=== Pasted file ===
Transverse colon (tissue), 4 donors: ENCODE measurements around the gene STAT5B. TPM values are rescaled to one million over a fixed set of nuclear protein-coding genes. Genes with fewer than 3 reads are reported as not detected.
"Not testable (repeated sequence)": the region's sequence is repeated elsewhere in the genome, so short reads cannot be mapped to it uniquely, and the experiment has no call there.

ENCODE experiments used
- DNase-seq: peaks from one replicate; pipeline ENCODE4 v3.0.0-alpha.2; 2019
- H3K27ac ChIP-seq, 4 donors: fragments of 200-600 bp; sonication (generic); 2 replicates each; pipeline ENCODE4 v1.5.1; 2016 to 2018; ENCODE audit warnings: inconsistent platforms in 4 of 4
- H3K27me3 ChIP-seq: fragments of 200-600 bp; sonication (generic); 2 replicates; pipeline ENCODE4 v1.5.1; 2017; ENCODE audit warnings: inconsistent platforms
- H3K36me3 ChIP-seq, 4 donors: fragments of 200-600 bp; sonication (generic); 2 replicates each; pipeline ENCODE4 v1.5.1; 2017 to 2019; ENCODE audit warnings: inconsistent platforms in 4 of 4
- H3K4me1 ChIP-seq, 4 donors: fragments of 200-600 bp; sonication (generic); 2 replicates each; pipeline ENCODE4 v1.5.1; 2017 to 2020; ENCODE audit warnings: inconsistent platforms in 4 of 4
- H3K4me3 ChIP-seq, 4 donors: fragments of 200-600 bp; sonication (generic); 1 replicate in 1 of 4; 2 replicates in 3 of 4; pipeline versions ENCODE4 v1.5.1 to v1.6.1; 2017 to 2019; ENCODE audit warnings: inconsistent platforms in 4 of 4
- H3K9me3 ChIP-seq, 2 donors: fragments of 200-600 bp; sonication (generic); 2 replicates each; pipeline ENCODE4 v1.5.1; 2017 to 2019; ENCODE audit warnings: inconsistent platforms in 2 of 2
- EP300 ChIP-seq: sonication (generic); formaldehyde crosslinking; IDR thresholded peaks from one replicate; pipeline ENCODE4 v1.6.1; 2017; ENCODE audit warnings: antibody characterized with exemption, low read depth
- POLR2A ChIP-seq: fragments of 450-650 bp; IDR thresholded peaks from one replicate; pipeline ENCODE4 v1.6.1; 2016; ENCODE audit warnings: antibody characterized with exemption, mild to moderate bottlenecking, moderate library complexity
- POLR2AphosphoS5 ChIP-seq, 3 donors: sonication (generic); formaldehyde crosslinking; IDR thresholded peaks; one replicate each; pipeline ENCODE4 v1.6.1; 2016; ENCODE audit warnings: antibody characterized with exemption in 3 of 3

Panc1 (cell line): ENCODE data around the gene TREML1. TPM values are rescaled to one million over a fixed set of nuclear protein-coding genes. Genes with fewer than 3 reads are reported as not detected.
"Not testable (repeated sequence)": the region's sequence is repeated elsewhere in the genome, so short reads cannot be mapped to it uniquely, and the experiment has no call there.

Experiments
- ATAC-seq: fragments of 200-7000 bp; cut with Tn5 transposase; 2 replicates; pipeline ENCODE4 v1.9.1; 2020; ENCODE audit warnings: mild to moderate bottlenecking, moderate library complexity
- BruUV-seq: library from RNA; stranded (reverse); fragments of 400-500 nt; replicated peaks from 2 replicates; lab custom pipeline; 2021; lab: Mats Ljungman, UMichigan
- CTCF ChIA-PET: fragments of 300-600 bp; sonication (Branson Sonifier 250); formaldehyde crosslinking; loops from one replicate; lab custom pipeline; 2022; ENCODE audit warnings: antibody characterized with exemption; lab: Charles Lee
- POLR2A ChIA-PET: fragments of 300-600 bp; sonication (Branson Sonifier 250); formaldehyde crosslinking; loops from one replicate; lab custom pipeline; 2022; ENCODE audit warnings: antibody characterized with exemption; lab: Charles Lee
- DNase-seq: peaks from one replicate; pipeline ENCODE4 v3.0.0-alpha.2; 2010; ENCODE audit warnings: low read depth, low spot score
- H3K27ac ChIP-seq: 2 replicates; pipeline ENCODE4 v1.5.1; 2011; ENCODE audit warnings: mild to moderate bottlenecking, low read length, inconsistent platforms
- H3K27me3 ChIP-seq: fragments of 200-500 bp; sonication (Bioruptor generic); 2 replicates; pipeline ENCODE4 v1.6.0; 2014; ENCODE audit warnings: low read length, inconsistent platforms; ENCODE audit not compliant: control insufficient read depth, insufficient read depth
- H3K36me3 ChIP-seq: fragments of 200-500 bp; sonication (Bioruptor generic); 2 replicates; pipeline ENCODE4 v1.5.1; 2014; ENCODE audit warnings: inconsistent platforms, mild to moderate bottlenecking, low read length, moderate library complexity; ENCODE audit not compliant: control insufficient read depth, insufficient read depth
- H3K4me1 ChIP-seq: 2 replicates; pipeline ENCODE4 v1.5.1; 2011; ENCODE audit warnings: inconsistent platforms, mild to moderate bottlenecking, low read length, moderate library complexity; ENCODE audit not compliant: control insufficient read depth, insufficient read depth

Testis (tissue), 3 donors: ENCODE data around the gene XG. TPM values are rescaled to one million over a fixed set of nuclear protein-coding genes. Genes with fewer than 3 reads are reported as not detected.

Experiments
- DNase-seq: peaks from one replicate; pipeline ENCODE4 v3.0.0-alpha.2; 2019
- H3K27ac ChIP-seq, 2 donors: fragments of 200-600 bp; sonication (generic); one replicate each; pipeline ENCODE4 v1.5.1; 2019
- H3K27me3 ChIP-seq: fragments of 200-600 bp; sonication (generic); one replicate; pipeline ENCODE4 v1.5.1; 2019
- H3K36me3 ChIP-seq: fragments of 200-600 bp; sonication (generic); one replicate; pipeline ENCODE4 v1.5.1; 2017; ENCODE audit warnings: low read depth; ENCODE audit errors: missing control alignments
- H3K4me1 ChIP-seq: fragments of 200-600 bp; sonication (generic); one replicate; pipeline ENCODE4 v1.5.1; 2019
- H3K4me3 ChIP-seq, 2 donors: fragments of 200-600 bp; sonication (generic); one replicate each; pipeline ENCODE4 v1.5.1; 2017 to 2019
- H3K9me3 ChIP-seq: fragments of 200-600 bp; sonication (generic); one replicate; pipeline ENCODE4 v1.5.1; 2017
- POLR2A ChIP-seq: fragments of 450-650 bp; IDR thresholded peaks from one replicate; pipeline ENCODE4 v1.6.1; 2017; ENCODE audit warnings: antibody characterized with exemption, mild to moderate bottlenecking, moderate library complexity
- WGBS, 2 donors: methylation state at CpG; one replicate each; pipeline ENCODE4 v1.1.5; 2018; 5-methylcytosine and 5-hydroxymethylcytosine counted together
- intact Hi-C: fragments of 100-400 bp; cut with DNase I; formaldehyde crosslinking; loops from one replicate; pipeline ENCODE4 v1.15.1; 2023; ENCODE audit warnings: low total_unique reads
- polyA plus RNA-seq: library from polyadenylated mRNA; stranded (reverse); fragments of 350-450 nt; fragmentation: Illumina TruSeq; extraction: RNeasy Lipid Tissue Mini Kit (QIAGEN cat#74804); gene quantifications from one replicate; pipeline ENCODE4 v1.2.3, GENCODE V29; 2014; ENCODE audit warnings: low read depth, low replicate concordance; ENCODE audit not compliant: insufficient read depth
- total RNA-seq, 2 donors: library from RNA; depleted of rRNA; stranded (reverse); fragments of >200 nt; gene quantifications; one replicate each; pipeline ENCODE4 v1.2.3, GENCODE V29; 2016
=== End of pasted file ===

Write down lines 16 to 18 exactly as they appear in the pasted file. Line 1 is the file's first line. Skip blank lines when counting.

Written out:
Experiments
- ATAC-seq: fragments of 200-7000 bp; cut with Tn5 transposase; 2 replicates; pipeline ENCODE4 v1.9.1; 2020; ENCODE audit warnings: mild to moderate bottlenecking, moderate library complexity
- BruUV-seq: library from RNA; stranded (reverse); fragments of 400-500 nt; replicated peaks from 2 replicates; lab custom pipeline; 2021; lab: Mats Ljungman, UMichigan